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One cyclist was fatally injured and another was harmed in two separate occurrences during the Indian Pacific Wheel Race.
Cycling Sport

One cyclist was fatally injured and another was harmed in two separate occurrences during the Indian Pacific Wheel Race.

Once again, a tragic event has occurred during the Indian Pacific Wheel Race. On Thursday morning, two cyclists were involved in separate incidents on the isolated Eyre Highway in Western Australia, resulting in one fatality and another individual being in critical condition at a hospital.

The cyclist killed has been identified as 62-year-old Chris Barker.

Participants in this event will ride alone and without assistance from Fremantle, Western Australia to the Sydney Opera House, covering a distance of 5,500km. This event has roots in the long-standing tradition of riders crossing Australia, dating back to the late 1800s when they were known as “Overlanders”.

In 2017, the race was revitalized and turned into a structured event, but was terminated due to the tragic passing of British cyclist Mike Hall during the inaugural edition in Canberra. Hall was struck and fatally injured by a driver, and a coroner ruled that the death could have been prevented and should serve as a call for change.

In the following years, cyclists have completed the continental journey in an unofficial fashion – with avid fans online eagerly watching, known as “dot watching,” as the riders’ GPS trackers made their way across the nation. Nearly 30 riders participated in this year’s crossing, which included Italian endurance cyclist Omar Di Felice, known for his recent trek through parts of Antarctica.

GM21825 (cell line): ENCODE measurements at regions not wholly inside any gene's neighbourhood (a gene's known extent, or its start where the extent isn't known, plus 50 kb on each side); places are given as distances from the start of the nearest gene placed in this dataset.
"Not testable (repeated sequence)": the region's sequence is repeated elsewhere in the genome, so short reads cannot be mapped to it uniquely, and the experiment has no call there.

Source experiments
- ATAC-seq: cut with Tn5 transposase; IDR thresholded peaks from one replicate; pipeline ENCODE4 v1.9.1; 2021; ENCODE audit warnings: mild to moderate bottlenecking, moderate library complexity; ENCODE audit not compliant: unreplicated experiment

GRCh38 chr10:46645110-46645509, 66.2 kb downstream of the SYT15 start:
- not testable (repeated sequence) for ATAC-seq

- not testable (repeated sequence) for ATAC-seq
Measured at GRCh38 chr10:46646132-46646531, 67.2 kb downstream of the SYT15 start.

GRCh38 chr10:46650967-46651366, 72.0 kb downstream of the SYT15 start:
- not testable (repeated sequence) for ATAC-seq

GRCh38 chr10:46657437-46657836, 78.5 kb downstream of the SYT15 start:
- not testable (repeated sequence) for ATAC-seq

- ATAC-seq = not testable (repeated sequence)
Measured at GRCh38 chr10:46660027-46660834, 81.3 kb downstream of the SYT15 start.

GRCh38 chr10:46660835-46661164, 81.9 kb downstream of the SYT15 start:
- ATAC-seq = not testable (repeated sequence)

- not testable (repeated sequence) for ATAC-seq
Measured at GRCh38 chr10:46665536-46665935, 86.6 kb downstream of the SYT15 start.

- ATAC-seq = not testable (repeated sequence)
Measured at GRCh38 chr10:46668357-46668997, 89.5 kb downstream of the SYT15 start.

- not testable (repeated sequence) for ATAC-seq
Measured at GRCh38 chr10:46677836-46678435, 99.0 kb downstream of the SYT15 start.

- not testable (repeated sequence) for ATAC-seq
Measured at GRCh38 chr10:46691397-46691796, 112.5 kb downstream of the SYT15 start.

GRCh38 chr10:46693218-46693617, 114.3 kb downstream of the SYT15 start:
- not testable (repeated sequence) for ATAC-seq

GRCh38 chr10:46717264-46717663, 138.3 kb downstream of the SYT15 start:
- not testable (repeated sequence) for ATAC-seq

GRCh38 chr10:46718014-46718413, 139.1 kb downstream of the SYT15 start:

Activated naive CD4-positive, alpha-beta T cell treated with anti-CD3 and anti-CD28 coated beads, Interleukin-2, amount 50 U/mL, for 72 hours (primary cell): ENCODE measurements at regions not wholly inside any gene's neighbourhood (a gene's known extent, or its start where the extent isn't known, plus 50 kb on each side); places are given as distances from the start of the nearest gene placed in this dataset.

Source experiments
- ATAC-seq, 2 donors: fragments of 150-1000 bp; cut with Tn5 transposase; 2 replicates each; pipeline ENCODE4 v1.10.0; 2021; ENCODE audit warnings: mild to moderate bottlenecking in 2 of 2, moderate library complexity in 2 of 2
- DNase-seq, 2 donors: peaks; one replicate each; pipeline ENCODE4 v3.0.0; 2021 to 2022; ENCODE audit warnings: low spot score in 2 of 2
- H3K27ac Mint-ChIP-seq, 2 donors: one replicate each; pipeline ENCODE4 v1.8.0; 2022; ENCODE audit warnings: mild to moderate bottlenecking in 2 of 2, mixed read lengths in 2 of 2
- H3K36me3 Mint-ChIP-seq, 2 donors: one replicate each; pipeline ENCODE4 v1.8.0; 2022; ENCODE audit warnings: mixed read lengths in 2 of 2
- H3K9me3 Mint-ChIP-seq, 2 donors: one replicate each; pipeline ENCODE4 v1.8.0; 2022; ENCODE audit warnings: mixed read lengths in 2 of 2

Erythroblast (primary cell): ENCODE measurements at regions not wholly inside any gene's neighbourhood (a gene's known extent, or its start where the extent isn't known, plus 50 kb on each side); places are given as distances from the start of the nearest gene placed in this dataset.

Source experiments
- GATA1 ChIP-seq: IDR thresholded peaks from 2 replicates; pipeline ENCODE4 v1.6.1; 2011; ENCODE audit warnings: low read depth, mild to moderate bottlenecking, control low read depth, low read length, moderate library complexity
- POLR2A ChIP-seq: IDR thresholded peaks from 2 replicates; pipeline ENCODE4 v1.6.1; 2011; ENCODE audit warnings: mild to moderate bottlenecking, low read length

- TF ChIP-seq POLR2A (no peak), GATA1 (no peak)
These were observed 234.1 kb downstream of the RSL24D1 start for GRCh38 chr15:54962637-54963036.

However, the 2024 version was significantly impacted on Thursday morning by two unfortunate events within a short period of time on the Nullarbor.

A man, 62 years old, was hit by a car near Madura at 6 in the morning. Madura is 190km west of the border between Western Australia and South Australia. The cyclist passed away at the location where the incident occurred.

Two hours after, a second man riding a bicycle was struck by a vehicle close to Fraser Range, located in the south-central region of Western Australia. The cyclist was transported to the Royal Perth hospital and remained in a steady state on Thursday evening, despite sustaining serious injuries.

The Western Australian police are currently investigating both crashes and have requested that anyone with information reach out to Crime Stoppers.

Aiden, Barker’s son, honored his father on a Facebook page that is used by participants and followers.

“I am at a loss for words to convey the sadness of today. My father was pursuing something he was passionate about,” the post stated. “I am grateful for the support and sympathy following today’s tragedy. I cannot thank you all enough. This single event was something my father had talked about extensively throughout my life. His passing is not just a loss for our family, but also for the Indian Pacific Wheel Race community.”

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“I am devastated.”

Earlier this week, Barker made a post in the group. He wrote, “I am halfway across Australia’s longest straight. I will be hitting the road shortly after midnight with a pleasant light breeze guiding my way.”

The other racers have been notified of the occurrences and any who want to quit will be retrieved by volunteers.

At the beginning of this month, the prominent cycling safety group, Amy Gillett Foundation, declared that it was ending its operations due to the termination of government funding.

Reworded: The Indian Pacific Wheel Race has gained a reputation for its challenging route from Perth to Adelaide, with cyclists then passing through Melbourne and Canberra on their way to the Opera House steps before finishing in Sydney. According to the race website, the clock never stops and there are no monetary rewards, with the sole motivation being honor.

Source: theguardian.com